Taj city angry as simian war takes two human lives
A fierce war between two groups of monkeys in the heart of the Taj city took two human lives.
Ghatia Azam Khan police chowki men said an old house in the Satsang Gali was under repair. The owner and a labourer were standing close to a wall that had to be demolished. Just then armies of monkeys fighting for territorial rights ransacked and jumped all over the area, bringing the damaged wall down on Monday evening.
The two men were crushed under the rubble and debris and could not be saved due to severe head injuries.
The deceased Laxman Tulisiani, a gold valuer, and Veera, a beldaar, were on the second floor of the dilapidated house when the wall of the third floor fell over them due to more than 35 monkeys locked in a furious showdown.
The injured were rushed to the GG Nursing Home, but could not be saved.
Locals have demanded rounding of monkeys from the city. Agra citizens have appealed to the district administration to take effective steps to curb simian nuisance in the city.
Mayor of the Agra Municipal Corporation, Navin Jain, has been asked to shift the monkeys from the city to the forest areas, as there have been a series of fatal cases. The Corporation had launched a drive a few years ago, but animal rights groups stalled the exercise.
Locals demand drastic action against rampaging monkeys who have made life difficult for people living in old city areas.
Agra these days is living in the scare of bovine, canine, and simian menace. Even tourists have become victims. Last year there was a hue and cry when a monkey snatched a newly born from the lap of a mother and killed the infant, in Runukta village, 20 km away.
The district authorities had then made a number of promises but nothing much happened.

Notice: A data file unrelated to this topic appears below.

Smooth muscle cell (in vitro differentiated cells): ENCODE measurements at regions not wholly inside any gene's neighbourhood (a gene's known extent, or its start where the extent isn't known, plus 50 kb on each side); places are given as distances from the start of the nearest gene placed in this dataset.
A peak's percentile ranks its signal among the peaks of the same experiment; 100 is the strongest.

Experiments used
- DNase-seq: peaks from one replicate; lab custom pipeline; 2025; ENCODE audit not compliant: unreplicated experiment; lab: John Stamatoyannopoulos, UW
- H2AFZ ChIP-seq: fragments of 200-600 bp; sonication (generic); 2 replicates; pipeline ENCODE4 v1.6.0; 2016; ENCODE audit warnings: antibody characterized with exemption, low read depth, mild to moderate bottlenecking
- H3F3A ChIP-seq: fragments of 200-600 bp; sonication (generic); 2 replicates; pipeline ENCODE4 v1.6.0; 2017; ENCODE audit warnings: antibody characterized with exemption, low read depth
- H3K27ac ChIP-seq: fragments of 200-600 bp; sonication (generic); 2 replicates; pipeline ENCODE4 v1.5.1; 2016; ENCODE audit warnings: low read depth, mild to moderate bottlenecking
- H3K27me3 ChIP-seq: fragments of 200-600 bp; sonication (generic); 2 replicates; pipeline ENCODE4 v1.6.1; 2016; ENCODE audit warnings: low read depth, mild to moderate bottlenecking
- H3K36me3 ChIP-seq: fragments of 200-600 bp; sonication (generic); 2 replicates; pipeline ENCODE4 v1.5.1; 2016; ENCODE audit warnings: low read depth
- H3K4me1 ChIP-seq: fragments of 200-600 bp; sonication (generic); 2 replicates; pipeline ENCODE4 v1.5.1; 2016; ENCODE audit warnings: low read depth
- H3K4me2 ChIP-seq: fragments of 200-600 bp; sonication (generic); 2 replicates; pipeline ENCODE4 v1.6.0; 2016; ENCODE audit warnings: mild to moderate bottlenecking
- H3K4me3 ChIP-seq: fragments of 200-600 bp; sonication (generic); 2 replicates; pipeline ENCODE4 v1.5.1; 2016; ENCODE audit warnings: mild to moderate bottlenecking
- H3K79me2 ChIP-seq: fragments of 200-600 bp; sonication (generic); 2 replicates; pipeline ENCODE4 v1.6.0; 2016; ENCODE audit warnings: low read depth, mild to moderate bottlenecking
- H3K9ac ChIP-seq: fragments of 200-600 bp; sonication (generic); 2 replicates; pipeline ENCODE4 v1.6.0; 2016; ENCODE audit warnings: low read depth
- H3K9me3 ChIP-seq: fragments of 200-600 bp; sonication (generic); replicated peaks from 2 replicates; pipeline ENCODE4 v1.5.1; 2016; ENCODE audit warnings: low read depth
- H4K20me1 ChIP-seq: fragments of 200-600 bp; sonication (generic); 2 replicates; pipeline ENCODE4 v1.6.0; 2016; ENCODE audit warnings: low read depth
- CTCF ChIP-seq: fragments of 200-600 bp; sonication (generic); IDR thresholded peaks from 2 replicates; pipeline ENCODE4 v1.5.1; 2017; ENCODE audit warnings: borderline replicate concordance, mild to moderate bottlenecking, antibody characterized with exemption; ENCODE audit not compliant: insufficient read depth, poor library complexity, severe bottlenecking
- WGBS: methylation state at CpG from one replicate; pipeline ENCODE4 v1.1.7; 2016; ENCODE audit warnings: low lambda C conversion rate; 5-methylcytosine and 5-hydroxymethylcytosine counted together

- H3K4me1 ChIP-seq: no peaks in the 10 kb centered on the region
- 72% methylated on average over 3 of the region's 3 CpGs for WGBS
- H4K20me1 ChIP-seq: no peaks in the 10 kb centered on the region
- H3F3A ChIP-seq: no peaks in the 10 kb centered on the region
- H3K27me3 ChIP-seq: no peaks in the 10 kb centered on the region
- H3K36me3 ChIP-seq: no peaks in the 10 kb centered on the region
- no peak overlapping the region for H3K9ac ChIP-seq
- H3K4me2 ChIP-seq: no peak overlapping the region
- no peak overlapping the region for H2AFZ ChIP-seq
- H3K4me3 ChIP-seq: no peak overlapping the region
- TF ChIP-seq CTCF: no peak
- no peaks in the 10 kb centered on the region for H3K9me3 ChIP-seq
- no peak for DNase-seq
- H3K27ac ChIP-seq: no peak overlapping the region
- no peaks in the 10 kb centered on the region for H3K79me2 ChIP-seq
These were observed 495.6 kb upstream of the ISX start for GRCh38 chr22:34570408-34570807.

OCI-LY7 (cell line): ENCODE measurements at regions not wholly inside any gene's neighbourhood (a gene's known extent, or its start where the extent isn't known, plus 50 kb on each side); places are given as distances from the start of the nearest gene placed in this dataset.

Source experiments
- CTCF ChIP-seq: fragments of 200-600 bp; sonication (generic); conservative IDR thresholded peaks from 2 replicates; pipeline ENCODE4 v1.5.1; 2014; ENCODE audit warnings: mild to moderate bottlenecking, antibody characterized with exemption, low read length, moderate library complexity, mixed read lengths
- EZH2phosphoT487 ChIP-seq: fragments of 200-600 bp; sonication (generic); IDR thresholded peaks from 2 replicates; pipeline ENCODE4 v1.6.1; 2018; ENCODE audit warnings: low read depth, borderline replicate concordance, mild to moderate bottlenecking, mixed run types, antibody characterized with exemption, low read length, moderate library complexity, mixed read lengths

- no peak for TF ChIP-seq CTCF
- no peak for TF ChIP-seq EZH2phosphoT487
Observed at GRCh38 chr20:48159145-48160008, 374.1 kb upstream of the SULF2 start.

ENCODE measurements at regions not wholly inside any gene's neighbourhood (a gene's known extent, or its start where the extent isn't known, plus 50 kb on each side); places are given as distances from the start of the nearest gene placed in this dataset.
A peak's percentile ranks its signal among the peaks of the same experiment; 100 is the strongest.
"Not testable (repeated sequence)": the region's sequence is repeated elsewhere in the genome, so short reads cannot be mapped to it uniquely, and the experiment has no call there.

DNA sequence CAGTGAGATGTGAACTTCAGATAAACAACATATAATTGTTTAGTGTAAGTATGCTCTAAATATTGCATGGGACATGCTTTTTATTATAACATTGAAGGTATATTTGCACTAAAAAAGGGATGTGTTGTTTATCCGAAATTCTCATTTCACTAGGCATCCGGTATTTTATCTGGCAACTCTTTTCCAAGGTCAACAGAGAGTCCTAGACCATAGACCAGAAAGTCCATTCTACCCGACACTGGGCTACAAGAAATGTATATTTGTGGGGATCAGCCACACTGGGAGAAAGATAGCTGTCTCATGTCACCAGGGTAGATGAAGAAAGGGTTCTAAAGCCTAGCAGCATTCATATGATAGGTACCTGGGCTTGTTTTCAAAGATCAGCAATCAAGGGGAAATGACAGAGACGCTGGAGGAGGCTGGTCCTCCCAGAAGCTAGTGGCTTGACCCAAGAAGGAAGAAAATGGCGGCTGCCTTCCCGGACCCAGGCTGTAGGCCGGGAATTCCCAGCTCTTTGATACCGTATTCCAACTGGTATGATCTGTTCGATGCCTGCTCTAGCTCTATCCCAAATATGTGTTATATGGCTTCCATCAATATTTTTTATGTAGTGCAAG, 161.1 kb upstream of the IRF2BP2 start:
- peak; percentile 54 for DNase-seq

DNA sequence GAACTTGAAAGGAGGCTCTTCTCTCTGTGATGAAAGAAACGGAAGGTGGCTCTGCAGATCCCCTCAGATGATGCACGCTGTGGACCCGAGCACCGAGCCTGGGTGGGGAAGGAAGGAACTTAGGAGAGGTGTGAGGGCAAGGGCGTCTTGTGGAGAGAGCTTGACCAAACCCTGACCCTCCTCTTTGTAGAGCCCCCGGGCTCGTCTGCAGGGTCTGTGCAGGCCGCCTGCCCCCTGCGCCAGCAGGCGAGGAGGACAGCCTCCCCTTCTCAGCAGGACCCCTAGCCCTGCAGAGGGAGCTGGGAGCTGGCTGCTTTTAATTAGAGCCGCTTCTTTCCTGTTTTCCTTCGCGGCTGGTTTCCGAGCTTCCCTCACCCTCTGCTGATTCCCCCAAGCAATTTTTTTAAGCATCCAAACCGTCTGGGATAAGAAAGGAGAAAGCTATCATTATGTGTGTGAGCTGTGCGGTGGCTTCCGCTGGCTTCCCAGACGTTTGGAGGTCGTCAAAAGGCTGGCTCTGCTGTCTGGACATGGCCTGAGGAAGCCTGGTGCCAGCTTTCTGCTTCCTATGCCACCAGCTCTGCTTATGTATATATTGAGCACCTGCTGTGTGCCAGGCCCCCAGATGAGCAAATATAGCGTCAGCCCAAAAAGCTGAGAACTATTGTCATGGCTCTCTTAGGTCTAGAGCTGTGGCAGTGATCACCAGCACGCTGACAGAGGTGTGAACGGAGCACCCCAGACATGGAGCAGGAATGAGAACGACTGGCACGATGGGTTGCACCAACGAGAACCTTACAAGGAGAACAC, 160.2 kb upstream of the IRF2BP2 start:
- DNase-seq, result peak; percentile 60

“The elected representatives have ignored the problem, but the condition is really appalling, as citizens live in constant fear of attacks from the monkeys,” said a temple priest of Yamuna Kinara Road, Nandan Shrotriya.
“Thousands of violent monkeys live in this area along the river Yamuna, as the faithfuls regularly feed them bananas and bread,” charged Ranjan Sharma, an eco-activist.
A monkey conference was held last August by a local NGO Satya Mev Jayate.
“We have been regularly approaching the authorities with our suggestions and even an offer to help financially, but for some strange reasons the administration has been dragging its feet,” trustee Mukesh Jain said.
Twice efforts have been made to shift some monkeys to forest areas, but the green activists have stalled the process of transfer.
The situation is grave. Estimates of the simian population vary from 20,000 to nearly a lakh.
“Their population is more in the old city areas where terraces are contiguous. People are no longer able to enjoy terrace facilities as the monkeys have been regularly attacking women and children, in particular,” Vijay Nagar colony resident Sudhir Gupta said.
“The whole of Braj Mandal, from Mathura, Vrindavan to Goverdhan and Bateshwar in Agra is living under threat from simians who now resort to all kinds of tricks to snatch food or attack women and children. Their population has gone up phenomenally. During the lockdown they became more violent as food supply was snapped,” green activist Shravan Kumar Singh said.
“The dwindling forest cover, and fewer fruit-bearing trees being planted has compounded the problem. The need is to develop forests and plant more fruit-bearing trees rather than ornamental ones. The monkeys too are a part of the ecological system, they too have some rights. Let us provide for them instead of cursing them,” environmentalist Devashish Bhattacharya said.